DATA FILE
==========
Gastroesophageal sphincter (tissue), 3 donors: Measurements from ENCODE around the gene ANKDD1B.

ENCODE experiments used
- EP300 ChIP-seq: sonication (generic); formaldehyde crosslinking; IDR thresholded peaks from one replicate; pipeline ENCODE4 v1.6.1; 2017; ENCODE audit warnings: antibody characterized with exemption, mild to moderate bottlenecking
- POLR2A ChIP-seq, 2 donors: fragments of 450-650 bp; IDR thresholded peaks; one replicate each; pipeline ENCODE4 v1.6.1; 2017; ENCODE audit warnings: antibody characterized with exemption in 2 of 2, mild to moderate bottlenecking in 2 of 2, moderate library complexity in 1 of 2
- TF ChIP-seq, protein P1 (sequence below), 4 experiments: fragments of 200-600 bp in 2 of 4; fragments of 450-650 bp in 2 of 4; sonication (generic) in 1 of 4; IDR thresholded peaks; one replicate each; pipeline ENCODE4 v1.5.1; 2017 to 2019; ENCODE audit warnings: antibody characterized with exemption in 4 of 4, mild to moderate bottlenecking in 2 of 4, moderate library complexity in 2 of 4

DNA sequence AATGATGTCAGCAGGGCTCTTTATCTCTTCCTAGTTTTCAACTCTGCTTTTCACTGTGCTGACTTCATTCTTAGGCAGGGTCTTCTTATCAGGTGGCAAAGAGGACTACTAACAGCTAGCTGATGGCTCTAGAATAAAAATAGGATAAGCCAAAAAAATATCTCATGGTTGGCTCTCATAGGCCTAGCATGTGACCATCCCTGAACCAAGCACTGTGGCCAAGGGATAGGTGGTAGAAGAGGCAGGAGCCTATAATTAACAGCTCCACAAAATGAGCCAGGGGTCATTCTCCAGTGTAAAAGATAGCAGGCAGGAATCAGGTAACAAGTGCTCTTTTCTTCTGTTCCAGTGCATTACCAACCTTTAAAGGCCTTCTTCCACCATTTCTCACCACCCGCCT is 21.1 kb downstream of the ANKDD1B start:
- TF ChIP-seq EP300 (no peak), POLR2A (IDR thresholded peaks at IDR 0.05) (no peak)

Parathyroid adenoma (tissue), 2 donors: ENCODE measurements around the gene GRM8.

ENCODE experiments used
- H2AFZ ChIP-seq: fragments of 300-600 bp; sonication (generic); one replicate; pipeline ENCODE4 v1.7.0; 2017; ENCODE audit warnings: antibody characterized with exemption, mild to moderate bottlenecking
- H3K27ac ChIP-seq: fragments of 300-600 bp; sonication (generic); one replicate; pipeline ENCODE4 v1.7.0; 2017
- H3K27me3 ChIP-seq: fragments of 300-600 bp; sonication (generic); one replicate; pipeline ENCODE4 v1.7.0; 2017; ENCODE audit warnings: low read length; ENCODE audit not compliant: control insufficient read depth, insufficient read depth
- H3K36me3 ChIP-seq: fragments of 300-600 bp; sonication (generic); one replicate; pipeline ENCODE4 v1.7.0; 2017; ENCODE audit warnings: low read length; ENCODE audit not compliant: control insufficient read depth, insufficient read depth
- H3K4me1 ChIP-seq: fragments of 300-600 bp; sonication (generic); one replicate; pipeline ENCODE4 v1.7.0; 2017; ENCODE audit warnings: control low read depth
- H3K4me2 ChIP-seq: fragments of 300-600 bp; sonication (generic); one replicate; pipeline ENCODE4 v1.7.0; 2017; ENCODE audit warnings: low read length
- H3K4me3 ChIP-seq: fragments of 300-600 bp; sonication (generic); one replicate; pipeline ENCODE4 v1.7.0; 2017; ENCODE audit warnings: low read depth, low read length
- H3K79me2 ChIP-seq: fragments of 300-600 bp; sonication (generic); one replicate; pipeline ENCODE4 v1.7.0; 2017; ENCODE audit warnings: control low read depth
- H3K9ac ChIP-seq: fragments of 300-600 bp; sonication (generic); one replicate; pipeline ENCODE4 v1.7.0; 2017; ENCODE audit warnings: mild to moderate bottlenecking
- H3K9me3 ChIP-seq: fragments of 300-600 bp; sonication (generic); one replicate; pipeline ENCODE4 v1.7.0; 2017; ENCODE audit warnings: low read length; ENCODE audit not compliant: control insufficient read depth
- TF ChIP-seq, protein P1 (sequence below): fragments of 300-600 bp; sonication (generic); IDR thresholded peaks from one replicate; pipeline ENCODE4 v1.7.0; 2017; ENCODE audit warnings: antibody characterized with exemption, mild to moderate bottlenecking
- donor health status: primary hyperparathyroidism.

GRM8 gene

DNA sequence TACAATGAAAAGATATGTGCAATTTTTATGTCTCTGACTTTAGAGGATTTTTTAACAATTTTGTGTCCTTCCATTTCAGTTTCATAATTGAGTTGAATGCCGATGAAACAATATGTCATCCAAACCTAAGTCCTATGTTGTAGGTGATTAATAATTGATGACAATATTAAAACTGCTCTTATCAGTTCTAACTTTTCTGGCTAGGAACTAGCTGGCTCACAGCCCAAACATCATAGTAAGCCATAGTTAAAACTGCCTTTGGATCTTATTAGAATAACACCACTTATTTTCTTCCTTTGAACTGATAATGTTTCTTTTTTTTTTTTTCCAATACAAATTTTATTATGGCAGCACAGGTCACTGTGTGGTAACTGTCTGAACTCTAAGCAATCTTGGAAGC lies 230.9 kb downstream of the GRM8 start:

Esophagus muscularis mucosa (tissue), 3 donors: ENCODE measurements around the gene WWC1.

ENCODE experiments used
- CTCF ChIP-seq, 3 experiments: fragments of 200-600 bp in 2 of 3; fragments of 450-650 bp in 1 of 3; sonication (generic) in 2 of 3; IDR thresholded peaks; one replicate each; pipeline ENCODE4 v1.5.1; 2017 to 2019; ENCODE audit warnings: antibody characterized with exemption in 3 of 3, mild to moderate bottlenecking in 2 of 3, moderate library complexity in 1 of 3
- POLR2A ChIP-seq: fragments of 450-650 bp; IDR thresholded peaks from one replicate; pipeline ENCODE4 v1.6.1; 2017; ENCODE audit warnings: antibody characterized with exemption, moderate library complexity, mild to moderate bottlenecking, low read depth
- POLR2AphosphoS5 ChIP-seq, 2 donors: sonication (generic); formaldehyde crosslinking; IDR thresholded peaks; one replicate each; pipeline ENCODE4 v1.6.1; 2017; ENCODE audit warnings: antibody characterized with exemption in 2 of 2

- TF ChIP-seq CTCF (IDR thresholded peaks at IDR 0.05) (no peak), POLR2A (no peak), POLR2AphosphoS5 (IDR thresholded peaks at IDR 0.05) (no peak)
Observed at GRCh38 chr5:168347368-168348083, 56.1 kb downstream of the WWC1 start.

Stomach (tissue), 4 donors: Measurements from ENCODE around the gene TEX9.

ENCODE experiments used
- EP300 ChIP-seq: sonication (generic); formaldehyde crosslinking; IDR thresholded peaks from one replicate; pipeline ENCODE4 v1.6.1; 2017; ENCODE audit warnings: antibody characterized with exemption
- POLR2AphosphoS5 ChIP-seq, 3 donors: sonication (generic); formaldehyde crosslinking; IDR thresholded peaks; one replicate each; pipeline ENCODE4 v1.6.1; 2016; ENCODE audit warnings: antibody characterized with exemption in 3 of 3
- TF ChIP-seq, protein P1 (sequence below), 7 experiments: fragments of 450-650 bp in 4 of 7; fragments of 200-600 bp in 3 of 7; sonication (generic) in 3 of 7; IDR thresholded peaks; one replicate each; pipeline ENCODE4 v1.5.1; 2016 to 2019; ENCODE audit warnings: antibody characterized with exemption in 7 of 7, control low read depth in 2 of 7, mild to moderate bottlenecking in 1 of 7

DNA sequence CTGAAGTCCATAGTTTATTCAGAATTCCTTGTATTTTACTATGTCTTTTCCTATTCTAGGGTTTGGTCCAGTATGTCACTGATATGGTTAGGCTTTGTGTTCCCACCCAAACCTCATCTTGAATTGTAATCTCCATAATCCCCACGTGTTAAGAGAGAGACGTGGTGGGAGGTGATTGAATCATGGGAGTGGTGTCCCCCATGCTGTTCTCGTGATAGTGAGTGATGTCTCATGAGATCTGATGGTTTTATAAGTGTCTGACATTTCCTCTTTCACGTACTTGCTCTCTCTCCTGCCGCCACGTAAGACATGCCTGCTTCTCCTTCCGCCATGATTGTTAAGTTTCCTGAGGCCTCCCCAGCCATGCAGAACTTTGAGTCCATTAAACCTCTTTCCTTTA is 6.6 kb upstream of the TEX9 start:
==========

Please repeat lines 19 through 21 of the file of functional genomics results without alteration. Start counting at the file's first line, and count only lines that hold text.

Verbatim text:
- H3K9me3 ChIP-seq: fragments of 300-600 bp; sonication (generic); one replicate; pipeline ENCODE4 v1.7.0; 2017; ENCODE audit warnings: low read length; ENCODE audit not compliant: control insufficient read depth
- TF ChIP-seq, protein P1 (sequence below): fragments of 300-600 bp; sonication (generic); IDR thresholded peaks from one replicate; pipeline ENCODE4 v1.7.0; 2017; ENCODE audit warnings: antibody characterized with exemption, mild to moderate bottlenecking
- donor health status: primary hyperparathyroidism.